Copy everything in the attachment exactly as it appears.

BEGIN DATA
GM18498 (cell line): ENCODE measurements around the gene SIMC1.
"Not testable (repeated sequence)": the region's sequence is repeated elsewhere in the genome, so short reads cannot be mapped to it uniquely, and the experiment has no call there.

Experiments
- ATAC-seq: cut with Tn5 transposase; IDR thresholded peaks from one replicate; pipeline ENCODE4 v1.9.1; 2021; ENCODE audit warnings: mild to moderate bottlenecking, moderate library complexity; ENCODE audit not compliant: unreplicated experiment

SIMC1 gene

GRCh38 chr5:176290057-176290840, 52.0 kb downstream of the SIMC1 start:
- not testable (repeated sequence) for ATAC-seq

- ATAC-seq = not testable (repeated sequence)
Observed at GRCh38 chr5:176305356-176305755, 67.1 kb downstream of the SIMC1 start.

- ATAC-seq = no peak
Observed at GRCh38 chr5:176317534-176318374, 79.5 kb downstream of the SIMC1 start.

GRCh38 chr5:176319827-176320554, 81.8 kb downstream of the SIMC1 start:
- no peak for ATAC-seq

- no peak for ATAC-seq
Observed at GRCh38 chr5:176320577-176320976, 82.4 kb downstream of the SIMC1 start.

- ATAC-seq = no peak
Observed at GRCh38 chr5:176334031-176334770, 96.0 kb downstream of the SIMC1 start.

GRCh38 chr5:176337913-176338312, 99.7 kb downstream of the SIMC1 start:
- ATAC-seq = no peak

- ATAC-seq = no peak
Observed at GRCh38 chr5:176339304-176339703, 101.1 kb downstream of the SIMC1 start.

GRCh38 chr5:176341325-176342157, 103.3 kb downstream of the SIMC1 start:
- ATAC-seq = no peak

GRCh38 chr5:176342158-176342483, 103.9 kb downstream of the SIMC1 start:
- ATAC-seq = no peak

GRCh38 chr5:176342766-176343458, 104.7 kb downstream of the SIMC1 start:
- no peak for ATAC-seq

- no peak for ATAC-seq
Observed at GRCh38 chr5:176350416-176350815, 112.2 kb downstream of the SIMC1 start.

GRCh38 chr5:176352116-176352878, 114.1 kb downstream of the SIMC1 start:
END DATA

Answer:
GM18498 (cell line): ENCODE measurements around the gene SIMC1.
"Not testable (repeated sequence)": the region's sequence is repeated elsewhere in the genome, so short reads cannot be mapped to it uniquely, and the experiment has no call there.

Experiments
- ATAC-seq: cut with Tn5 transposase; IDR thresholded peaks from one replicate; pipeline ENCODE4 v1.9.1; 2021; ENCODE audit warnings: mild to moderate bottlenecking, moderate library complexity; ENCODE audit not compliant: unreplicated experiment

SIMC1 gene

GRCh38 chr5:176290057-176290840, 52.0 kb downstream of the SIMC1 start:
- not testable (repeated sequence) for ATAC-seq

- ATAC-seq = not testable (repeated sequence)
Observed at GRCh38 chr5:176305356-176305755, 67.1 kb downstream of the SIMC1 start.

- ATAC-seq = no peak
Observed at GRCh38 chr5:176317534-176318374, 79.5 kb downstream of the SIMC1 start.

GRCh38 chr5:176319827-176320554, 81.8 kb downstream of the SIMC1 start:
- no peak for ATAC-seq

- no peak for ATAC-seq
Observed at GRCh38 chr5:176320577-176320976, 82.4 kb downstream of the SIMC1 start.

- ATAC-seq = no peak
Observed at GRCh38 chr5:176334031-176334770, 96.0 kb downstream of the SIMC1 start.

GRCh38 chr5:176337913-176338312, 99.7 kb downstream of the SIMC1 start:
- ATAC-seq = no peak

- ATAC-seq = no peak
Observed at GRCh38 chr5:176339304-176339703, 101.1 kb downstream of the SIMC1 start.

GRCh38 chr5:176341325-176342157, 103.3 kb downstream of the SIMC1 start:
- ATAC-seq = no peak

GRCh38 chr5:176342158-176342483, 103.9 kb downstream of the SIMC1 start:
- ATAC-seq = no peak

GRCh38 chr5:176342766-176343458, 104.7 kb downstream of the SIMC1 start:
- no peak for ATAC-seq

- no peak for ATAC-seq
Observed at GRCh38 chr5:176350416-176350815, 112.2 kb downstream of the SIMC1 start.

GRCh38 chr5:176352116-176352878, 114.1 kb downstream of the SIMC1 start: